There are a lot of things that contribute to whether or not someone has acne prone skin. Things like hormonal imbalances and the types of foods we eat can all impact the acne that shows up on our faces. While food may not be a huge influence on clinical acne cases, it can do more harm than good if we intake too much of a bad thing. Our skin is a window to what’s happening inside of our bodies. If you struggle with acne-prone skin it could likely be in response to the types of foods we eat. Often times a prescription for clinical acne doesn’t target the underlying issue that’s causing the problem in the first place, as I discuss in my book. Obviously only a doctor can diagnose any health issues you may be having, but below I’ve highlighted a couple of foods to watch out for. I recommend taking a few weeks to really look into how your body reacts to these foods, that way you can get a better understanding of what your body can or cannot intake.

Sugar and Acne Prone Skin

When I talk about how sugar is bad for acne prone skin, I’m not talking about natural sugars from things like fruit, which are healthy for the body in moderation. Processed sugars like high fructose corn syrup and sugars found in things like cereal or mass produced juices are harmful in many ways. One of those ways is in how it impacts acne production in our skin. If your skin is prone to acne, no matter your age, it’s probably a good idea to cut sugar out of your diet for the most part. The reason for this is that sugar holds no real nutritional value. The body breaks down sugar into glucose and causes an insulin spike in the body, which has been linked to acne production.

Simple Carbohydrates

We have all heard about the negative effects that simple carbohydrates have on our bodies. Like sugar, simple carbohydrates immediately get broken down into glucose by the body. Again, an increase in glucose in the bloodstream can cause an insulin spike, which we now know contributes to acne prone skin. But what are simple carbs? Things like white bread, sodas and highly processed foods are considered simple carbohydrates.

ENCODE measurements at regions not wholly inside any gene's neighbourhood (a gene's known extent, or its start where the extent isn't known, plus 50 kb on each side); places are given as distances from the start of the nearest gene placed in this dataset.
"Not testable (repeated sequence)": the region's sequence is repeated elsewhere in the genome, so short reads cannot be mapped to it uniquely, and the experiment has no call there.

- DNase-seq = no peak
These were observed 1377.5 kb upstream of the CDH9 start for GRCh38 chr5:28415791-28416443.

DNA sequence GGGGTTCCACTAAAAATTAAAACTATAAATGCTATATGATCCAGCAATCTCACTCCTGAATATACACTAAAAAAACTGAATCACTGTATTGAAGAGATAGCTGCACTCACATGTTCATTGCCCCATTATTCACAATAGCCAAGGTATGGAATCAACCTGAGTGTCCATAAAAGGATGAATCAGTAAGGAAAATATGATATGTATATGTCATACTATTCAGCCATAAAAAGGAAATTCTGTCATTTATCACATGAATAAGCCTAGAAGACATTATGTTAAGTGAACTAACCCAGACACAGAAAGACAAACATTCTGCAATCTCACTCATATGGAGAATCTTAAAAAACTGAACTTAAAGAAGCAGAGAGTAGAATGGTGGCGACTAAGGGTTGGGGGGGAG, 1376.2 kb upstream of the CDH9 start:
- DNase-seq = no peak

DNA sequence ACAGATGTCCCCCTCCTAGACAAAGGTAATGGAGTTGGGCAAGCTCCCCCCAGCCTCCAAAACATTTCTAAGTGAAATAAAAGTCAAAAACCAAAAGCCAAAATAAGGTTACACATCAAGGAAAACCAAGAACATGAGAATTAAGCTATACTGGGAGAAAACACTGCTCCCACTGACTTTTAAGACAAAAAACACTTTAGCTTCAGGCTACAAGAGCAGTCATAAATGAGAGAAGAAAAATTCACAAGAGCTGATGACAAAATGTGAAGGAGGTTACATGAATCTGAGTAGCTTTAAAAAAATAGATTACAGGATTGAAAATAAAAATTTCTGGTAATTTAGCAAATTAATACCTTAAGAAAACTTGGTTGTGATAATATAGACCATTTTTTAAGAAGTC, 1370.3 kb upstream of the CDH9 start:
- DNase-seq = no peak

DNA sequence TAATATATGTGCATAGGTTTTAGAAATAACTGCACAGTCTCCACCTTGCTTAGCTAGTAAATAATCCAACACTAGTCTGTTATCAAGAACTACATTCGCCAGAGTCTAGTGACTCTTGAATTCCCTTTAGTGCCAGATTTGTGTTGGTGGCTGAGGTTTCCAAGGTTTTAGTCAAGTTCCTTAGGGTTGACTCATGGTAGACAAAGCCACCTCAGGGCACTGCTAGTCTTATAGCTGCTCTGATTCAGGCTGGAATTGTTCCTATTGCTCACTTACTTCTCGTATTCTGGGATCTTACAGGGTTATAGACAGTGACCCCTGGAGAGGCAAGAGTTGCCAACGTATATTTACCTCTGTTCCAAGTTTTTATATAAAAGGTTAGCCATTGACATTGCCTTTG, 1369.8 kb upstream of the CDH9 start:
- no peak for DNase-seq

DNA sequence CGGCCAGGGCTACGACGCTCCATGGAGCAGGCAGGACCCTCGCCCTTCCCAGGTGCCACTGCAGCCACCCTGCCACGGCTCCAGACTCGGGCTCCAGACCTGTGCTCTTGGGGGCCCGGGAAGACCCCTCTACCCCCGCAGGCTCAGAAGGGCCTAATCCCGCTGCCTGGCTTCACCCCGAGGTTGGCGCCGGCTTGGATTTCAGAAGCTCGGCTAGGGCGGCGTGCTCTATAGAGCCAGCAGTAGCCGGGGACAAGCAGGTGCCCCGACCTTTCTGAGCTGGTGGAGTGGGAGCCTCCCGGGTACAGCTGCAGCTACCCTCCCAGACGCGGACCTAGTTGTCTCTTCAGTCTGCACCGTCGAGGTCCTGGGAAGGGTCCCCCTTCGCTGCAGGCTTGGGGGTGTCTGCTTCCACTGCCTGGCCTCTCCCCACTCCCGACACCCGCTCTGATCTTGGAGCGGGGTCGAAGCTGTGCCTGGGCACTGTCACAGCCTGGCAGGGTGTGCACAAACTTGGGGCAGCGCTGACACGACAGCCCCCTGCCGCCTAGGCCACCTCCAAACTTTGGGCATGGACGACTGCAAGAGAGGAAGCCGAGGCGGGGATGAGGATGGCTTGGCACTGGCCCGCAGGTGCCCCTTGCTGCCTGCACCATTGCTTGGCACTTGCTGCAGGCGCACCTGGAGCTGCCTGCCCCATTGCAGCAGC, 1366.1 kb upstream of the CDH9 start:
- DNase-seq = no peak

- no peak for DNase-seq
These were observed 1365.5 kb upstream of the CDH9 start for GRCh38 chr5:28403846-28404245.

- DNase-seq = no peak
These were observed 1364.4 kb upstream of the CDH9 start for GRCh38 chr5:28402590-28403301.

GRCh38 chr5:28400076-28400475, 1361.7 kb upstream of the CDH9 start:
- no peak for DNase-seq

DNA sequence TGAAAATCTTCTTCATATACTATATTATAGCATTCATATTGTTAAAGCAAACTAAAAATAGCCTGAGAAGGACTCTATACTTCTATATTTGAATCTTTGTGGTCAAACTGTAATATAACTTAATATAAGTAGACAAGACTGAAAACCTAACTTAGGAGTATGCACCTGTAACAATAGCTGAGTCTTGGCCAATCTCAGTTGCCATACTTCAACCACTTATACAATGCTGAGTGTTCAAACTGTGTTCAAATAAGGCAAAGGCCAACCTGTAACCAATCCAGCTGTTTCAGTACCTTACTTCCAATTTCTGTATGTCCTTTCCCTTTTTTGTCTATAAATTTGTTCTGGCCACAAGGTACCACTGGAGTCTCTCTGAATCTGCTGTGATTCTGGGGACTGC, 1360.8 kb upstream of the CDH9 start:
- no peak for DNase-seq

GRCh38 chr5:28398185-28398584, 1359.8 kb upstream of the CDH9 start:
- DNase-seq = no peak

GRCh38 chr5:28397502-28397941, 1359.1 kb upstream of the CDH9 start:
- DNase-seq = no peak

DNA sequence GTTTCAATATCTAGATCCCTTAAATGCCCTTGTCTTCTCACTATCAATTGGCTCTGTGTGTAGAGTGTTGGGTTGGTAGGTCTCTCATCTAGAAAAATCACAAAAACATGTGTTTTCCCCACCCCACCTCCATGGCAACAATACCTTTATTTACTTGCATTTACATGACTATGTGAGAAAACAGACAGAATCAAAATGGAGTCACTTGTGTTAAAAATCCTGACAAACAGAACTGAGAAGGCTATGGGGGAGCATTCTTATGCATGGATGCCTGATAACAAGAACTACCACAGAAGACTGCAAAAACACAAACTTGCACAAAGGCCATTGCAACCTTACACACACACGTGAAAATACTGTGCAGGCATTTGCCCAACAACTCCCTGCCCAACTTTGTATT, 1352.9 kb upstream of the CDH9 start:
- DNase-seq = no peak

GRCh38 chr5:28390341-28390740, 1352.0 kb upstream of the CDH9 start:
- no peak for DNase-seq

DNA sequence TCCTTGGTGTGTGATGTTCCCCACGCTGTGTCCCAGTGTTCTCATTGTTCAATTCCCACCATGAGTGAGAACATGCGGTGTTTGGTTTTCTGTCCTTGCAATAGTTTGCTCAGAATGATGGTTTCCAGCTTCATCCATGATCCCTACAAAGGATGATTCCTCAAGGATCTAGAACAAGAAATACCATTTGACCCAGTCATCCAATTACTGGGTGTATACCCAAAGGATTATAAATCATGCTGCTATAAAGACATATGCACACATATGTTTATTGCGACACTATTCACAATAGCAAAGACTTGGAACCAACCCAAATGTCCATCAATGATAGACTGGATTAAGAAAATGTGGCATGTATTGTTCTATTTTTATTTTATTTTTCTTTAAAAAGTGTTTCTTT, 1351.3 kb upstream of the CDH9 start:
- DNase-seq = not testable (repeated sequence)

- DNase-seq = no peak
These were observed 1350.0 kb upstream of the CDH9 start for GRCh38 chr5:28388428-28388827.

Dairy

Another food category that can often cause negative side effects after consumption is dairy. I often tell people about the negative effects that dairy products have on our bodies in many different ways. Dairy is considered an inflammatory food and can cause bloating and other inflammation if eaten regularly. Since it comes from a lactating mammal, dairy contains hormones that can impact our bodies hormonal balance, which is one of the big root causes behind acne. For those with acne prone skin, I recommend trying to cut dairy out of your diet for at least 14 days to see how it responds to this change. If you find that your skin clears up or quits producing acne after giving up dairy, this could be the problem!

Good Foods for Acne Prone Skin

If the thought of cutting out the three aforementioned food categories to help acne prone skin seems daunting, fear not! There are a lot of great alternatives to dairy, simple carbohydrates and sugar that our bodies won’t have a negative response to. Alternative milk products such as nut or oat milks are great alternatives to dairy milk. There are also non-dairy cheeses available at most grocery stores. Sugar alternatives such as Stevia are natural and won’t cause an insulin spike in the body. Stevia is available in many forms and comes from a natural plant.

You can also get your sugar fix by eating more fruits, but be wary of eating too much as it will have similar negative effects in the same ways that processed sugars have. I recommend eating eating a balanced diet with a focus on more nutrient-rich vegetables, healthy fats (such as from fish, olives, avocados, and nuts/seeds) and fiber rich legumes (beans and peas). Check out my video below for more information on what foods are good and bad for acne prone skin!

To learn more about the root causes behind your acne and what you can do about it, take my skin quiz. You’re likely an Olivia skin type, but take the quiz to find out! This is just scratching the surface on foods to avoid or include to address acne. You’ll learn more in my bestselling book Clean Skin From Within, which you can find on Amazon, or get a free copy here (just pay S&H).

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